Meoi, Miog, Miaug & Miaulin!
At Troy University’s “Conference on Domestic Cats in Literature” (11-12 June 2021), I presented some of my ideas on cats in the works of J.R.R. Tolkien.
These were worked out a bit further in an article for Lembas, the periodical of the Dutch Tolkien Society. This blog post is a translation of the latter.
It was during one of those sleepless – because far too hot – summer nights that I wandered rather aimlessly over the internet, to end up at the website Archive of Our Own. For those who don’t know this website yet, Archive of Our Own (AO3) is a non-profit open-source archive for fanfiction. And it’s a goldmine for anyone curious about Tolkien in the remix.
The fanfiction I’m most interested in is about King Alfred of Wessex. For my project #KingAlfred, I’m looking at 21st century representations of this king, such as in the series Vikings and The Last Kingdom (both available on Netflix) and how they evolve online. As an aca-fan, an academic who identifies as a fan, I am researching King Alfred. Or to be more precise, within the frameworks of perception history, I am investigating how the historical evocation, reification, re-creation and performativity of this medieval King of Wessex can mirror the current zeitgeist. And via the “time pit” of Archive of Our Own, I then ended up with Tolkien’s cats. How? Because King Alfred, in a crossover fanfic of The Last Kingdom and The Lord of the Rings, utters this sentence:
“He is surer of finding the way home in a blind night than the cats of Queen Beruthiel.”– King Alfred
Because of my “ailurophilia”, or fondness for cats, this quote caught my attention. A quick Google search confirmed what I’m sure Lembas readers already knew: this quote is from Aragorn and comes from The Fellowship of the Ring. But who is this mysterious Queen Beruthiel, who is apparently surrounded by cats? “I have not yet discovered anything about Queen Beruthiel’s cats,” Tolkien wrote in a June 1955 letter to a book reviewer. A decade later he already knew something more, for in an interview with one of his students Tolkien said that she was the wife of one of the ship kings of Pelargir, who, and here I quote: “had her put alone with her cats on a ship and set adrift in the sea before a north wind. The ship was last seen flying past Umbar under a crescent moon with a cat in the mast and another as a statue on the bow.”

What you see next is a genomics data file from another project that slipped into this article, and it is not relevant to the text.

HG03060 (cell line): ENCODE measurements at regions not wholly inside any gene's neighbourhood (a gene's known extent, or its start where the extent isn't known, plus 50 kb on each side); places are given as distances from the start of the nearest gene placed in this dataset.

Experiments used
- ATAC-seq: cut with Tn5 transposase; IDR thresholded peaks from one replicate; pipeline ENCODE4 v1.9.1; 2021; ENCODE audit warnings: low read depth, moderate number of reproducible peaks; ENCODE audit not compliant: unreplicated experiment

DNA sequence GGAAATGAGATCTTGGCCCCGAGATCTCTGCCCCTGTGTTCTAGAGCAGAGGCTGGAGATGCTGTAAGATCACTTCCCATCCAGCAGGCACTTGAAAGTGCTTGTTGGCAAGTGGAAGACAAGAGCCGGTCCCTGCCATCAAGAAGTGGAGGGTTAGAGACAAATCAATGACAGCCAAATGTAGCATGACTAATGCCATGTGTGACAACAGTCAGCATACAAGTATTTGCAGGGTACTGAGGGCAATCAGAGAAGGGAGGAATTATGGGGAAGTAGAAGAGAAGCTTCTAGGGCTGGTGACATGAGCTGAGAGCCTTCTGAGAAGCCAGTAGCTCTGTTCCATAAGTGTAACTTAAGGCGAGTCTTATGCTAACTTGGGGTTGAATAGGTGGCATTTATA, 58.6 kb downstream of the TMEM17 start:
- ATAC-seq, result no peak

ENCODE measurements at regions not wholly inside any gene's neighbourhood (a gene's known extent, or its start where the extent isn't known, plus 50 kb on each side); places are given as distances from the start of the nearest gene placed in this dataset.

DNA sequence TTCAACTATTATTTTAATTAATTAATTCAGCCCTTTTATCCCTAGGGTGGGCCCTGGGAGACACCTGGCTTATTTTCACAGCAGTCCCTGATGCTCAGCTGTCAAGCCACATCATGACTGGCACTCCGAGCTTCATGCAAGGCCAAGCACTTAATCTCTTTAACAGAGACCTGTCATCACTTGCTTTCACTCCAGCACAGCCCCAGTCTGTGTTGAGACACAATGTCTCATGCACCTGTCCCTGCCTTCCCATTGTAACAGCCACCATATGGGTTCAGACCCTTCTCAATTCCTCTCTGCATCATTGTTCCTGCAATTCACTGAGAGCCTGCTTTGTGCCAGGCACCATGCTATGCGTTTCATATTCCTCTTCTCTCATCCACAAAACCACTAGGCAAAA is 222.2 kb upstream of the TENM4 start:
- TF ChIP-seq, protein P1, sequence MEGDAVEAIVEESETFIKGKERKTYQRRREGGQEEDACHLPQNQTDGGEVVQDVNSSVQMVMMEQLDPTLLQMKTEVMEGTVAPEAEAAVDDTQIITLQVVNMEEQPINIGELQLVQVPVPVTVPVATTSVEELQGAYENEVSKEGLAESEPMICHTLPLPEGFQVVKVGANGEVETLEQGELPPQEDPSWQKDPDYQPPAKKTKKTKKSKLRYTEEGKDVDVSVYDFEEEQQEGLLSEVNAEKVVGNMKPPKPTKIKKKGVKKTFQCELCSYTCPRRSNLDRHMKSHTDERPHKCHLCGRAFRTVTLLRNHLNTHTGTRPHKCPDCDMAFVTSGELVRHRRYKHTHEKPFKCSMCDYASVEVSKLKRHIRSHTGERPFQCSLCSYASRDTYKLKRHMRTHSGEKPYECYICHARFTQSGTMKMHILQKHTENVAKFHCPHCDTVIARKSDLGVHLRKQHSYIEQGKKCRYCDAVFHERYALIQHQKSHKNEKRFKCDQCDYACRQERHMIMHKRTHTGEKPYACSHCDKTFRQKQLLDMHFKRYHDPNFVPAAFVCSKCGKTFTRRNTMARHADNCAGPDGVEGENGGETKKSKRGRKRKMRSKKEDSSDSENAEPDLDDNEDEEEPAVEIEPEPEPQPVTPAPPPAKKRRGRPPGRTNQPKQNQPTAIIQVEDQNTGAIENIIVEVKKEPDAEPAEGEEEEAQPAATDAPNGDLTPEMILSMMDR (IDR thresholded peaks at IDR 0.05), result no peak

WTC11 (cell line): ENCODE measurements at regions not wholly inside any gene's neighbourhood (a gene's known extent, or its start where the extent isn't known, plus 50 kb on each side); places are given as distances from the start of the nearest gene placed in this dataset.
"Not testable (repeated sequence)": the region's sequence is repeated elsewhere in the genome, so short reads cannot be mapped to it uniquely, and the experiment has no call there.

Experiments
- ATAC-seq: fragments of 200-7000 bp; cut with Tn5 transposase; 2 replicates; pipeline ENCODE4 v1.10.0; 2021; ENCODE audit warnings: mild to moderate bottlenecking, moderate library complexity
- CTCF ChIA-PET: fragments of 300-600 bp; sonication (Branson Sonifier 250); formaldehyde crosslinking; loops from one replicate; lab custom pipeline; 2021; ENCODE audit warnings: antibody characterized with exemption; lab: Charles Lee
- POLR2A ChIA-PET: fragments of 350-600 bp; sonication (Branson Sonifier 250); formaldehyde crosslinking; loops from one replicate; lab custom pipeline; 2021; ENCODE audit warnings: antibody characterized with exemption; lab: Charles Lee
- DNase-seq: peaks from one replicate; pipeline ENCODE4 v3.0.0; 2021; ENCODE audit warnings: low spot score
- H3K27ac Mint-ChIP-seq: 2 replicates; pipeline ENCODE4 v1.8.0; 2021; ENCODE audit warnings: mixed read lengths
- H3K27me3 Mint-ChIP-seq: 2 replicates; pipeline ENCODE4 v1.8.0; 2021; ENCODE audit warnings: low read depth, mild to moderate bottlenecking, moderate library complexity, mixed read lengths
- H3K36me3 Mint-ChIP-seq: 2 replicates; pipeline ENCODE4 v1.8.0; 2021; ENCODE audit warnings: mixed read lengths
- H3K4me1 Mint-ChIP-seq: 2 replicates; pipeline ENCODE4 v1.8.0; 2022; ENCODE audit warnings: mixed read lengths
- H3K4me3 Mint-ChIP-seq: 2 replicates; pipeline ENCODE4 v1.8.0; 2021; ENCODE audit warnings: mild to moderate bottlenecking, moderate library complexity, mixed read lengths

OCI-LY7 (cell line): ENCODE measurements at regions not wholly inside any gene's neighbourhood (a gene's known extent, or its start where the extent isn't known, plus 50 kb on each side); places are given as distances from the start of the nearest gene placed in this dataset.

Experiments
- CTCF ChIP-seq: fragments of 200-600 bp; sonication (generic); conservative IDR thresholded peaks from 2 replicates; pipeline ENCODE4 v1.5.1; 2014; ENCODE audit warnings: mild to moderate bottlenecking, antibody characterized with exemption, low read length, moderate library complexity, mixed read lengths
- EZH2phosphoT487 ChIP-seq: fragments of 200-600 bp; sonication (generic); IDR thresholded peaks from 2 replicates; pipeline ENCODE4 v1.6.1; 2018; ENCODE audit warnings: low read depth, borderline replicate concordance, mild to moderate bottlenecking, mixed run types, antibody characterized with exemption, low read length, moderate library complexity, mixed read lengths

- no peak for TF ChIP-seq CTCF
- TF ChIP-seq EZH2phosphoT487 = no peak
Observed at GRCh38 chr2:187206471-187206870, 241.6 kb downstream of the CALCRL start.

So these cats were very important, because without them the queen would not be able to travel safely on her ship. I think this is illustrative of cats in Tolkien’s work: despite not being the most prominent or heroic characters, they are vital to many of his stories. Tolkien often portrays cats in a particularly negative light – cats in Tolkien’s stories are often villains. The author also confirms this image in an oft-quoted letter which states, “I fear that Siamese cats belong to the fauna of Mordor for me, but you don’t have to tell the cat breeder that.” (J.R.R. Tolkien, letter of 14 October 1959)